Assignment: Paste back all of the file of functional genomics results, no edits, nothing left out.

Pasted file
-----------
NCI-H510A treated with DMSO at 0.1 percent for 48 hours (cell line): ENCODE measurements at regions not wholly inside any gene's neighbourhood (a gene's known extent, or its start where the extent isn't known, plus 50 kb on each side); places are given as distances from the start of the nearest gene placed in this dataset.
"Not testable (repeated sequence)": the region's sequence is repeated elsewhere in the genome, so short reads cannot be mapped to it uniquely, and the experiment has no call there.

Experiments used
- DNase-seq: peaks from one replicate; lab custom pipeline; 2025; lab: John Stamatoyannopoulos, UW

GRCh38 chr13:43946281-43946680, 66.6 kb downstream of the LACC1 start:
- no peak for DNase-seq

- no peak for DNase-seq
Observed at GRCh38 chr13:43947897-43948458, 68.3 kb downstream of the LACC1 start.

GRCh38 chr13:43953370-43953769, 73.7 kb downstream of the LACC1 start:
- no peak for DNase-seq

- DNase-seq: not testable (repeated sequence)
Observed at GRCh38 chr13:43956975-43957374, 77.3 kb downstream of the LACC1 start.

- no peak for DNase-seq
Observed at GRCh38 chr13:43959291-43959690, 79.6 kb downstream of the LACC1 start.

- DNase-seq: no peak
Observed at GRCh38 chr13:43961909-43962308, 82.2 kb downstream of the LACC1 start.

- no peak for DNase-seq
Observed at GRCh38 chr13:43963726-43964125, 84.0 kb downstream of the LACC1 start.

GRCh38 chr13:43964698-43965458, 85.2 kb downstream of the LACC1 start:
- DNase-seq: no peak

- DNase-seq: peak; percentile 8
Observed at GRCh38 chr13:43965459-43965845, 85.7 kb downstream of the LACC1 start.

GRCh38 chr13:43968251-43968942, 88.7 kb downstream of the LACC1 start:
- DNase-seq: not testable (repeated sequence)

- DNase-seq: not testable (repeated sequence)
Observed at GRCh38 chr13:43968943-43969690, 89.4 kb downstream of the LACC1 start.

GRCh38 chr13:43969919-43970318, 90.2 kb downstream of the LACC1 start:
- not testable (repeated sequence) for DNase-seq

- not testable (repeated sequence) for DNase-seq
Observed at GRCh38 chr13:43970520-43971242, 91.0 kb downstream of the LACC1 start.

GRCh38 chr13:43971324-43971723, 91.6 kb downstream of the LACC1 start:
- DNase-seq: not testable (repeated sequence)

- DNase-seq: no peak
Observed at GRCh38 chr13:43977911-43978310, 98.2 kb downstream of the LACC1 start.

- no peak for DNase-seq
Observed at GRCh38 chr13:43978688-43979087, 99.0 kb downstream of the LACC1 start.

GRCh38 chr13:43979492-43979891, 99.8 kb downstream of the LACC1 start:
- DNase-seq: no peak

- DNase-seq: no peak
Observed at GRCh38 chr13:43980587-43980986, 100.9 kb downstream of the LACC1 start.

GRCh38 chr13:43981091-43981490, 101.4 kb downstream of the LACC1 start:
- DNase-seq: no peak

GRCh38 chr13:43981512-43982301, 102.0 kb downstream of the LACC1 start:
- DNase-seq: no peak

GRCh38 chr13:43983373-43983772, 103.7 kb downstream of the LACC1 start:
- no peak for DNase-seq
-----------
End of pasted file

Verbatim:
NCI-H510A treated with DMSO at 0.1 percent for 48 hours (cell line): ENCODE measurements at regions not wholly inside any gene's neighbourhood (a gene's known extent, or its start where the extent isn't known, plus 50 kb on each side); places are given as distances from the start of the nearest gene placed in this dataset.
"Not testable (repeated sequence)": the region's sequence is repeated elsewhere in the genome, so short reads cannot be mapped to it uniquely, and the experiment has no call there.

Experiments used
- DNase-seq: peaks from one replicate; lab custom pipeline; 2025; lab: John Stamatoyannopoulos, UW

GRCh38 chr13:43946281-43946680, 66.6 kb downstream of the LACC1 start:
- no peak for DNase-seq

- no peak for DNase-seq
Observed at GRCh38 chr13:43947897-43948458, 68.3 kb downstream of the LACC1 start.

GRCh38 chr13:43953370-43953769, 73.7 kb downstream of the LACC1 start:
- no peak for DNase-seq

- DNase-seq: not testable (repeated sequence)
Observed at GRCh38 chr13:43956975-43957374, 77.3 kb downstream of the LACC1 start.

- no peak for DNase-seq
Observed at GRCh38 chr13:43959291-43959690, 79.6 kb downstream of the LACC1 start.

- DNase-seq: no peak
Observed at GRCh38 chr13:43961909-43962308, 82.2 kb downstream of the LACC1 start.

- no peak for DNase-seq
Observed at GRCh38 chr13:43963726-43964125, 84.0 kb downstream of the LACC1 start.

GRCh38 chr13:43964698-43965458, 85.2 kb downstream of the LACC1 start:
- DNase-seq: no peak

- DNase-seq: peak; percentile 8
Observed at GRCh38 chr13:43965459-43965845, 85.7 kb downstream of the LACC1 start.

GRCh38 chr13:43968251-43968942, 88.7 kb downstream of the LACC1 start:
- DNase-seq: not testable (repeated sequence)

- DNase-seq: not testable (repeated sequence)
Observed at GRCh38 chr13:43968943-43969690, 89.4 kb downstream of the LACC1 start.

GRCh38 chr13:43969919-43970318, 90.2 kb downstream of the LACC1 start:
- not testable (repeated sequence) for DNase-seq

- not testable (repeated sequence) for DNase-seq
Observed at GRCh38 chr13:43970520-43971242, 91.0 kb downstream of the LACC1 start.

GRCh38 chr13:43971324-43971723, 91.6 kb downstream of the LACC1 start:
- DNase-seq: not testable (repeated sequence)

- DNase-seq: no peak
Observed at GRCh38 chr13:43977911-43978310, 98.2 kb downstream of the LACC1 start.

- no peak for DNase-seq
Observed at GRCh38 chr13:43978688-43979087, 99.0 kb downstream of the LACC1 start.

GRCh38 chr13:43979492-43979891, 99.8 kb downstream of the LACC1 start:
- DNase-seq: no peak

- DNase-seq: no peak
Observed at GRCh38 chr13:43980587-43980986, 100.9 kb downstream of the LACC1 start.

GRCh38 chr13:43981091-43981490, 101.4 kb downstream of the LACC1 start:
- DNase-seq: no peak

GRCh38 chr13:43981512-43982301, 102.0 kb downstream of the LACC1 start:
- DNase-seq: no peak

GRCh38 chr13:43983373-43983772, 103.7 kb downstream of the LACC1 start:
- no peak for DNase-seq